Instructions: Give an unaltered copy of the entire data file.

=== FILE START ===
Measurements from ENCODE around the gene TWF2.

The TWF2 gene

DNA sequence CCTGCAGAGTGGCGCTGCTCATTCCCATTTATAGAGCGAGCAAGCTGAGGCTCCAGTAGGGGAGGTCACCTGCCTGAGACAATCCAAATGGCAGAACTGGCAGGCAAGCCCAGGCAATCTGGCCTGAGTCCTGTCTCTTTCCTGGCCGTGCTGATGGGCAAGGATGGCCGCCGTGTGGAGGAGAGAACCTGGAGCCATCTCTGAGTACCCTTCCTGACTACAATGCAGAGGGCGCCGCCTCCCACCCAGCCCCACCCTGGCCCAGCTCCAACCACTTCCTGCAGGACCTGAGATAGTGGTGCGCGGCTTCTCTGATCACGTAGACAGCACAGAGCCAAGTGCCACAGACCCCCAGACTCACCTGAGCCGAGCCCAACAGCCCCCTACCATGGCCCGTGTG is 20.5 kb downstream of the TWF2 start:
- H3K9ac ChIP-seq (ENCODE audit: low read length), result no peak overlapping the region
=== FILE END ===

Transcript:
Measurements from ENCODE around the gene TWF2.

The TWF2 gene

DNA sequence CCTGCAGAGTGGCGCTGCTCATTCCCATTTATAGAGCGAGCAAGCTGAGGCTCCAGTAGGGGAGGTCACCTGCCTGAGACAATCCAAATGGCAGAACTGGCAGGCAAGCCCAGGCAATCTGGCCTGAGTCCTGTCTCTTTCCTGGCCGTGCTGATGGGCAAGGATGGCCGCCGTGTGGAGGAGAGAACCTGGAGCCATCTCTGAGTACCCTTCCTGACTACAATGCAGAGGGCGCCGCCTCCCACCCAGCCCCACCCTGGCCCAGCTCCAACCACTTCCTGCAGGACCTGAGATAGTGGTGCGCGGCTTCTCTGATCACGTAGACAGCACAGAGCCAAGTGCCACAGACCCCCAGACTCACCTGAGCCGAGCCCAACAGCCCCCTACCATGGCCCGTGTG is 20.5 kb downstream of the TWF2 start:
- H3K9ac ChIP-seq (ENCODE audit: low read length), result no peak overlapping the region